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Democrats formally nominate Joe Biden as presidential candidate

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U.S. Democrats at their virtual national convention formally nominated Joe Biden on Tuesday as their presidential candidate in the November election.

Delegates from around the country cast votes remotely to confirm Biden as the nominee.

Biden won over 3,000 votes, surpassing the required 2,374 delegates needed to formally become the nominee.

He is expected to formally accept the nomination in a speech Thursday.

The nomination came in the wake of speeches by former U.S. presidents Bill Clinton and Jimmy Carter, who argued that Joe Biden has the experience and integrity to restore a pandemic-devastated America,

The convention’s second night, under the theme “Leadership Matters,” aimed to make the case that Biden would represent a return to normalcy after the “chaos” of Republican President Donald Trump’s administration, as Clinton put it.

“At a time like this, the Oval Office should be a command center,” he said in a prerecorded video.

“Instead, it’s a storm center. There’s only chaos. Just one thing never changes – his determination to deny responsibility and shift the blame.”

As they did on Monday’s opening night, Democrats featured a handful of Republicans who have crossed party lines to praise Biden, 77, over Trump, 74, ahead of the Nov. 3 election.

Jill Biden was set to deliver the headline speech later in the evening, arguing that her husband’s capacity for empathy will help him offer solace to a battered nation. Former Secretary of State John Kerry was also due to speak.

The program started by showcasing some of the party’s rising politicians. But rather than a single keynote speech that could be a star-making turn, as it was for then-state Senator Barack Obama in 2004, the program featured 17 stars in a video address, including Stacey Abrams, the one-time Georgia gubernatorial nominee whom Biden once considered for a running mate.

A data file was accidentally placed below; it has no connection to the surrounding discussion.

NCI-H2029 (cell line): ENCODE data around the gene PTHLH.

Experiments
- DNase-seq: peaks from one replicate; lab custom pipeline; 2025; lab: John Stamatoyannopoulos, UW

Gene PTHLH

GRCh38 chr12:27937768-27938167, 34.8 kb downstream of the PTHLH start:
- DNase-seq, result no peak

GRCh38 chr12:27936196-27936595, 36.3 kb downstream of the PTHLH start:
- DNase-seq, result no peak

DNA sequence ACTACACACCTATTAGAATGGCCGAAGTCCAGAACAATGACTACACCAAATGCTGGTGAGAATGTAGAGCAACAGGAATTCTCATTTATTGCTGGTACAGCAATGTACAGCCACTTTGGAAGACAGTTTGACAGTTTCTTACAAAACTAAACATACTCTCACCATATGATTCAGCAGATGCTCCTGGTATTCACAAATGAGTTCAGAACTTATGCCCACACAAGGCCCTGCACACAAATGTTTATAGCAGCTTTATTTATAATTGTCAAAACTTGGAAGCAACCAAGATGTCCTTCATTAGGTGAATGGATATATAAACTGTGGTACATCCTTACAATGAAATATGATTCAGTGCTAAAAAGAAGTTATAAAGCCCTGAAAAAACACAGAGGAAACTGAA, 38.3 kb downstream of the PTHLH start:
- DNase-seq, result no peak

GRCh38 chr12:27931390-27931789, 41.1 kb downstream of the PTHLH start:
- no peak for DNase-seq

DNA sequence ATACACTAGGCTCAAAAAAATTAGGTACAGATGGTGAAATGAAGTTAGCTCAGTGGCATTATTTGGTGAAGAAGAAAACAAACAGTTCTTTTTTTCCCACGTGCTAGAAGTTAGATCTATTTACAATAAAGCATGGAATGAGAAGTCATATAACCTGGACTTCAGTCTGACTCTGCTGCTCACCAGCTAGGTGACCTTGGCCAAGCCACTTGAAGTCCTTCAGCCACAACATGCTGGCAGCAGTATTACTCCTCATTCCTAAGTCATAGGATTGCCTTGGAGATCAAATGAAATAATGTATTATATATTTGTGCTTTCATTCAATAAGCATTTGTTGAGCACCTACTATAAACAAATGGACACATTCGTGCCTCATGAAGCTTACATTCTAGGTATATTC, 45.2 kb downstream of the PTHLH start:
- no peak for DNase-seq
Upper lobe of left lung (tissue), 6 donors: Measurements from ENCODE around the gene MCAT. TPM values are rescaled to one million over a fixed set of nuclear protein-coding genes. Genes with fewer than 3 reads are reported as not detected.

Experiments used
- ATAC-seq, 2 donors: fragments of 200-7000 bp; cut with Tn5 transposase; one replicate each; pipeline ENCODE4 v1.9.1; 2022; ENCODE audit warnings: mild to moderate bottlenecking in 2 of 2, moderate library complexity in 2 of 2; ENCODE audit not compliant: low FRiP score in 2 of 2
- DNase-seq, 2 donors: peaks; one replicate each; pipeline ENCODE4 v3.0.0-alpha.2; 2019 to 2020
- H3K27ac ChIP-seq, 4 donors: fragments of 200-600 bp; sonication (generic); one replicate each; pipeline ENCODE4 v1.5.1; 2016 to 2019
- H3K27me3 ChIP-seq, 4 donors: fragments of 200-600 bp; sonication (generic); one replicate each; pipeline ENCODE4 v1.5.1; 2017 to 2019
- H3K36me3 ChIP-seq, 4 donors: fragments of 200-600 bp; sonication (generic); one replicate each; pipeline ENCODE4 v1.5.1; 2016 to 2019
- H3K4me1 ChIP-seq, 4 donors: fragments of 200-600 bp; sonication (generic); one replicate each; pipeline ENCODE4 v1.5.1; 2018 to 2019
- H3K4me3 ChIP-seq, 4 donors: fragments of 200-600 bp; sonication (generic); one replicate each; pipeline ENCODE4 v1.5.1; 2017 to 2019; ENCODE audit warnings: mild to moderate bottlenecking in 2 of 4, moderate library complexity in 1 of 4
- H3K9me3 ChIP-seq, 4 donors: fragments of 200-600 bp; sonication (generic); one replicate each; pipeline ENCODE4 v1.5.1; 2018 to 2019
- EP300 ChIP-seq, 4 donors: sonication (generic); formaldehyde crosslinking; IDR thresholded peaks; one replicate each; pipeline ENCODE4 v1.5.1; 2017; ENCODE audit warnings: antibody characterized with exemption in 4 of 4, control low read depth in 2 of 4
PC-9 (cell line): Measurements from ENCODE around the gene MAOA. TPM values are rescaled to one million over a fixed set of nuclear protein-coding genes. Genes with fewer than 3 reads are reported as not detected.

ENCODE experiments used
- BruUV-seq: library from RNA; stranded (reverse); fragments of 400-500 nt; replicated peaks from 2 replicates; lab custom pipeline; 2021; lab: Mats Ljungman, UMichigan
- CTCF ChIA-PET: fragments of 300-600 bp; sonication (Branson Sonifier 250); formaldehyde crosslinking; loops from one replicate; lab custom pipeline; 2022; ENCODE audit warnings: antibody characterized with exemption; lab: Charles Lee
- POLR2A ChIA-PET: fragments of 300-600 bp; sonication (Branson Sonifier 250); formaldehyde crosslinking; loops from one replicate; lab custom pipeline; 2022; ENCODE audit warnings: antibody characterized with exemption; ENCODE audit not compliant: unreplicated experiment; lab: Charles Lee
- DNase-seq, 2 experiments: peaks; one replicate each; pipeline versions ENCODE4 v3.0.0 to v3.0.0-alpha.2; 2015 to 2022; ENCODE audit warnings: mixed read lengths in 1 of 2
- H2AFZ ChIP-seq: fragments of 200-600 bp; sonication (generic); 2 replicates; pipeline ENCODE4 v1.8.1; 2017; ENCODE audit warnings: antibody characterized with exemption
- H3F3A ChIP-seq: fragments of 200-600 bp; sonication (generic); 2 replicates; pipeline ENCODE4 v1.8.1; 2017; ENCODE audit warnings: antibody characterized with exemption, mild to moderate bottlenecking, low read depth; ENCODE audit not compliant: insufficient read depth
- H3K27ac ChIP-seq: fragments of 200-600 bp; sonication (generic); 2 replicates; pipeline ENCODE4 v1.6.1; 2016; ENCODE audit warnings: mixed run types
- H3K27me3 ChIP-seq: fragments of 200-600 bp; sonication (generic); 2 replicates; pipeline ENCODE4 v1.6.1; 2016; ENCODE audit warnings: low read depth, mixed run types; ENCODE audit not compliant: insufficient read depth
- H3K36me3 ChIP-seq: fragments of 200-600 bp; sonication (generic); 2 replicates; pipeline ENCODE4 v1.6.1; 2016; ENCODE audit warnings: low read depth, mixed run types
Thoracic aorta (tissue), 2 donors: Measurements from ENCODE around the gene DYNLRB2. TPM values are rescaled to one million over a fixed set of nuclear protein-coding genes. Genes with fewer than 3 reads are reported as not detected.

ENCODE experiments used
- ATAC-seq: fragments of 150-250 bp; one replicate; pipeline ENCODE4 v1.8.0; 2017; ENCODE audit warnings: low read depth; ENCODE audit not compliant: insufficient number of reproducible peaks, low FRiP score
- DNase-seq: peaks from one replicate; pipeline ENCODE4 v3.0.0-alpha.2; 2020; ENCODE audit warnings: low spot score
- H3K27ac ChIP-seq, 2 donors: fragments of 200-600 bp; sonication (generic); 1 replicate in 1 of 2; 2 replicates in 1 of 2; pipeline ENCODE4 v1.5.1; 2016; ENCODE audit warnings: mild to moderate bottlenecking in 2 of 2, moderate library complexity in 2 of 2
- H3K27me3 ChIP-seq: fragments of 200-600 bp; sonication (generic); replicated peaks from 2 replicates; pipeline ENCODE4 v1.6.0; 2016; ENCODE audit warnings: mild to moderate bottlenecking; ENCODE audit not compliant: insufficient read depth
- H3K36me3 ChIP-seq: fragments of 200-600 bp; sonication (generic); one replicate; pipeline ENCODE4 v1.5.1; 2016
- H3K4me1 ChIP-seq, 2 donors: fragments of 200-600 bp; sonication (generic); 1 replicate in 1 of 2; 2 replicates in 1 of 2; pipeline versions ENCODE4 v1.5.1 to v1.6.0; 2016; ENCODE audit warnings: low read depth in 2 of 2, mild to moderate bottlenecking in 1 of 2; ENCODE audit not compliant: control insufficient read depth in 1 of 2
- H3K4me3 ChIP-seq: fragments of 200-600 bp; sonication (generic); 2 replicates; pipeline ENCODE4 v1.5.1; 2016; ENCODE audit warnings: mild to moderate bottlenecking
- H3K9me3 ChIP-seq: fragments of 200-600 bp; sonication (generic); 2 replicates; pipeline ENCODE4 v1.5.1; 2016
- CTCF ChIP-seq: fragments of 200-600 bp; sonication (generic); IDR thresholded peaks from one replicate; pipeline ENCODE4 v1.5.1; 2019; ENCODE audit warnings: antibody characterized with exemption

“America faces a triple threat: a public health catastrophe, and economic collapse and a reckoning with racial justice and inequality,” Abrams said. “So our choice is clear: a steady experienced public servant who can lead us out of this crisis just like he’s done before or a man who only knows how to deny and distract.”

Sally Yates, the former acting U.S. attorney general whom Trump fired for refusing to defend his travel ban on several Muslim-majority countries, castigated Trump as corrupt.

“From the moment President Trump took office, he’s used his position to benefit himself, rather than our country,” she said. “He’s even trying to sabotage our postal service to keep people from being able to vote.”

Biden was scheduled to give his acceptance speech on Thursday.

His vice presidential pick, Senator Kamala Harris, will headline Wednesday night’s program along with Obama.

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Mali’s ex-defense minister Ba N’Daou named transition president

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Mali’s former defence minister Ba N’Daou has been announced as president of a new transition government, the leader of the Sahel state’s ruling military junta said on national television Monday.

According to a roadmap backed by the junta, the new president is meant to lead the country for several months before staging elections and returning Mali to civilian rule.

The African Union had called on the military junta in Mali to quickly appoint civilian leaders to manage an 18-month transition towards elections after last month’s coup.

The AU’s 15-member security body late Thursday echoed the West African regional bloc ECOWAS, which imposed sanctions on landlocked Mali after the coup toppled President Ibrahim Boubacar Keita.